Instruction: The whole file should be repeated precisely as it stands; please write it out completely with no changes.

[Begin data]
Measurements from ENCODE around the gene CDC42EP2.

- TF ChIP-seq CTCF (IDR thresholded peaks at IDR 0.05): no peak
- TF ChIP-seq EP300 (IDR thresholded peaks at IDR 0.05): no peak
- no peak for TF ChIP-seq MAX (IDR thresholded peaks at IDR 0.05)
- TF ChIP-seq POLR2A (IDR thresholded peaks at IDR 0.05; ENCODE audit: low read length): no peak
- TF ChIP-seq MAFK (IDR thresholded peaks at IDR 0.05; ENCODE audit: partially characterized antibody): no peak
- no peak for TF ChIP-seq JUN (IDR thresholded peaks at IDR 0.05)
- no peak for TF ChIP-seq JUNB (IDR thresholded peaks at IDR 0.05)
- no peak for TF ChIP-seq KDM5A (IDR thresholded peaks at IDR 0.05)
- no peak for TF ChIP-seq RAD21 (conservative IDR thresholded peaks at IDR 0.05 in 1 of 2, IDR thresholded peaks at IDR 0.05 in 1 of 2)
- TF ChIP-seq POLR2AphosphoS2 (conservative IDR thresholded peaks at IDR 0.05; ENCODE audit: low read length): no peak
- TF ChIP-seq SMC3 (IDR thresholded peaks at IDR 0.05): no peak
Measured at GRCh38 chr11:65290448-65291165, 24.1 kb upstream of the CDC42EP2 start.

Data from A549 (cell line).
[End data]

Measurements from ENCODE around the gene CDC42EP2.

- TF ChIP-seq CTCF (IDR thresholded peaks at IDR 0.05): no peak
- TF ChIP-seq EP300 (IDR thresholded peaks at IDR 0.05): no peak
- no peak for TF ChIP-seq MAX (IDR thresholded peaks at IDR 0.05)
- TF ChIP-seq POLR2A (IDR thresholded peaks at IDR 0.05; ENCODE audit: low read length): no peak
- TF ChIP-seq MAFK (IDR thresholded peaks at IDR 0.05; ENCODE audit: partially characterized antibody): no peak
- no peak for TF ChIP-seq JUN (IDR thresholded peaks at IDR 0.05)
- no peak for TF ChIP-seq JUNB (IDR thresholded peaks at IDR 0.05)
- no peak for TF ChIP-seq KDM5A (IDR thresholded peaks at IDR 0.05)
- no peak for TF ChIP-seq RAD21 (conservative IDR thresholded peaks at IDR 0.05 in 1 of 2, IDR thresholded peaks at IDR 0.05 in 1 of 2)
- TF ChIP-seq POLR2AphosphoS2 (conservative IDR thresholded peaks at IDR 0.05; ENCODE audit: low read length): no peak
- TF ChIP-seq SMC3 (IDR thresholded peaks at IDR 0.05): no peak
Measured at GRCh38 chr11:65290448-65291165, 24.1 kb upstream of the CDC42EP2 start.

Data from A549 (cell line).